How far back can your recall? For me, I believe my memories go back to age three, because I am able to remember playing with my grandfather. I was 3 ½ years old when he died. The pungent odor of a cigar transports me back to that time, and my mother has confirmed that he did, indeed, smoke cigars.
I remember sitting in a chair near the window in the left front corner of his living room. (or was it the right?) Was the aroma from the smoke-infused curtains imagined, or does my subconscious hold the actual moments of a little girl hiding within the folds of the fabric?
I would giggle with delight as Papa would carefully back into his seat, pretending not to notice his tiny granddaughter seated proudly on his chair. Because I have that memory, I now play that game with my own grandchild. Someday I will tell him the story of the inventor of that game—a survivor of World War I, the Great Depression, and father of six children.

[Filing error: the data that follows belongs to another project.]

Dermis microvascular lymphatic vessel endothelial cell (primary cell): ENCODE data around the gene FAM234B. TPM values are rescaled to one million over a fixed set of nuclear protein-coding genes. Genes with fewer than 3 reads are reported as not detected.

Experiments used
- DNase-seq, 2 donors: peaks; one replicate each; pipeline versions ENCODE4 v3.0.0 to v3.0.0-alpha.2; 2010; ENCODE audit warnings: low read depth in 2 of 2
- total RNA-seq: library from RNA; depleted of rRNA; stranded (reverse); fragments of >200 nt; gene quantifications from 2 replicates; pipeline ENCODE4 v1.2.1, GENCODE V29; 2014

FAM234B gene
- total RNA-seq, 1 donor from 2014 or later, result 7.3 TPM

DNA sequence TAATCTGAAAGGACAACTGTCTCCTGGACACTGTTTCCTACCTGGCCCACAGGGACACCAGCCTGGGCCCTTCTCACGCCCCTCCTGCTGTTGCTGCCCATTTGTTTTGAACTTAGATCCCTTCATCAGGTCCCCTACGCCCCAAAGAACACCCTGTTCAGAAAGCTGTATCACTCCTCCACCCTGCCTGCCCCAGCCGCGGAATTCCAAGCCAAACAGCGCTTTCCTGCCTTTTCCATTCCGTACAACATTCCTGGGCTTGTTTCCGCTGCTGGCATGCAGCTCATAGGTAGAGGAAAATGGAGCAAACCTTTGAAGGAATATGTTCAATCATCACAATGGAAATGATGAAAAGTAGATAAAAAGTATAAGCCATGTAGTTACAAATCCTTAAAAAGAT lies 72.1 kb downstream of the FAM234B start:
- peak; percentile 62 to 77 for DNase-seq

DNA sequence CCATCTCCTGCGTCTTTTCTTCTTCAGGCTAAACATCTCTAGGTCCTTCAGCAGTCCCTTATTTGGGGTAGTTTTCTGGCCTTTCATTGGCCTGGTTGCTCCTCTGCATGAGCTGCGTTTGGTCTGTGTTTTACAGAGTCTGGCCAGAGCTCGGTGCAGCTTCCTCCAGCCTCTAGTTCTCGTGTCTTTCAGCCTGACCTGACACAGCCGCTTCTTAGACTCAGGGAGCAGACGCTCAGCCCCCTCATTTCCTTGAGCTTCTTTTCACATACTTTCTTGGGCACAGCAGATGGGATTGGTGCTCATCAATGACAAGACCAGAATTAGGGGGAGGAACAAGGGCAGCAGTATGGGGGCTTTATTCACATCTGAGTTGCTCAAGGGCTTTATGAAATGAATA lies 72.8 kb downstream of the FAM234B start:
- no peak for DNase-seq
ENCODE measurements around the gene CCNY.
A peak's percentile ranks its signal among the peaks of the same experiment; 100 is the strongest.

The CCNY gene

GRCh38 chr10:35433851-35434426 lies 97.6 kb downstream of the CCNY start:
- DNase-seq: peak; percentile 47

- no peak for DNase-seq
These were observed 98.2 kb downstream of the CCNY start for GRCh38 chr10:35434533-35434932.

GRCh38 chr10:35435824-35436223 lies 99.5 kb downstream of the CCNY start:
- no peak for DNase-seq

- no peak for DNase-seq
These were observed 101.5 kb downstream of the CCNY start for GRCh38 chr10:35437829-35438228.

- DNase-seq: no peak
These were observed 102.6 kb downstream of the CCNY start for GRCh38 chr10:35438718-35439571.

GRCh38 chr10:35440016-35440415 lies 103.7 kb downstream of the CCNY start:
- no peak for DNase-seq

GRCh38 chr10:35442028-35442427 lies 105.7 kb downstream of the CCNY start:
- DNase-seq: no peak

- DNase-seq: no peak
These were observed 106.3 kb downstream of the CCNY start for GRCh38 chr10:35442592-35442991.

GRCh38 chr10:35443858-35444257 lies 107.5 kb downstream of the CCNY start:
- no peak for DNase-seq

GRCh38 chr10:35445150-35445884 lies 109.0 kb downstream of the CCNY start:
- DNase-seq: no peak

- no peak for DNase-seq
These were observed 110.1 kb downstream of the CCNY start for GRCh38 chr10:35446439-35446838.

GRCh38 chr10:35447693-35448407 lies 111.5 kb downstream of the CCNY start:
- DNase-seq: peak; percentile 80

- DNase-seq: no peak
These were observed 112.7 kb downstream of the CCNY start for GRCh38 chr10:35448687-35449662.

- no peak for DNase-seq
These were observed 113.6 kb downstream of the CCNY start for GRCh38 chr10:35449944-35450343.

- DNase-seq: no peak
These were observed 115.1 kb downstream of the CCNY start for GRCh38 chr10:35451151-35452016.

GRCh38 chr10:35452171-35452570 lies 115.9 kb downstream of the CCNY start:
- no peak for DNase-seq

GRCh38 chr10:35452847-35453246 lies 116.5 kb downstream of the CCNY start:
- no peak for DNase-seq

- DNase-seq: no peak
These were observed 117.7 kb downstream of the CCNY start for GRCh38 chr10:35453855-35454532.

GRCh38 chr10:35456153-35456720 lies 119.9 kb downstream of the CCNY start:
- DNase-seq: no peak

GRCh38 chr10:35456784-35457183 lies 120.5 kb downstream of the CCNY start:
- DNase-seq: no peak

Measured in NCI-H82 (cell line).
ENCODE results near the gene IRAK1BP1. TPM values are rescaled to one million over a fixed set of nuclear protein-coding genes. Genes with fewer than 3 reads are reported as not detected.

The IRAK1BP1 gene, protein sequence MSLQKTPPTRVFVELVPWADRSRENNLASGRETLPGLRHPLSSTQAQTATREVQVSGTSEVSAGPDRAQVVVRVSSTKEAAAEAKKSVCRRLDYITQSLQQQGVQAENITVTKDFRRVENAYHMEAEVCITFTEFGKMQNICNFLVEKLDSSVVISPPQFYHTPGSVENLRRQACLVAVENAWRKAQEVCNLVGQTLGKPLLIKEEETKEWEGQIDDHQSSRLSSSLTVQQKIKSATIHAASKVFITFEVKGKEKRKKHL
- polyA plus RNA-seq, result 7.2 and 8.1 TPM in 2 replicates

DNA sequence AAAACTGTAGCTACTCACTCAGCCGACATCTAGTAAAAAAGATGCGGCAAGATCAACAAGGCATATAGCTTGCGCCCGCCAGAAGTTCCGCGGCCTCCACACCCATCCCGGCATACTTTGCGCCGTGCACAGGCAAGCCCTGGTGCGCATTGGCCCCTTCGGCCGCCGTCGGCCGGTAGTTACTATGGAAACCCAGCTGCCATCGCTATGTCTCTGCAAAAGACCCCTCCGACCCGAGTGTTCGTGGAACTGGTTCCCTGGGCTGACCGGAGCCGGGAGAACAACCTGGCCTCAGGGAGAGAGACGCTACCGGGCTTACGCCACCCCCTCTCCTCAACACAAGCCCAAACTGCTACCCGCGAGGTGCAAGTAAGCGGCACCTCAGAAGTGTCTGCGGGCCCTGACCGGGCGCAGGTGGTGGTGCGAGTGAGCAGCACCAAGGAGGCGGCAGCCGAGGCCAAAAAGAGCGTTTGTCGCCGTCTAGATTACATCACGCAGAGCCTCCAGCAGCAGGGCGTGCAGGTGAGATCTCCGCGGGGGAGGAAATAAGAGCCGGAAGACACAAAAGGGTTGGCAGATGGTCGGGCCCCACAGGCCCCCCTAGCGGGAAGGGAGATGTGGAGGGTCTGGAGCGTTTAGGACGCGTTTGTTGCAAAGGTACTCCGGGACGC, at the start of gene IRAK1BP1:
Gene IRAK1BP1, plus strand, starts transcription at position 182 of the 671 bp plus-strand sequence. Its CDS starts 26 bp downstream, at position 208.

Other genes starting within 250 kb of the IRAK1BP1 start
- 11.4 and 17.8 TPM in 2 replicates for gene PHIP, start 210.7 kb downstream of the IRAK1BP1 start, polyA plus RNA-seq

My parents purchased the building lot adjacent to my grandparents’ home from my great uncle, Pat Cooney, so I was the lucky cousin who could climb aboard a chair near the kitchen window, wave, and perhaps play peek-a-boo with them every day.
And I was the cousin who was instructed to bring Papa to our house for dinner that wintry night in January. He had been too tired to accompany my grandmother earlier in the day, saying he would come later after he rested at bit. But he never answered my soft knocks on his door. That was the last time my tiny feet ran next door to see my grandfather. Do I remember that evening, or do I know the story because it was told to me so often? I will never know, because some memories can never be retrieved.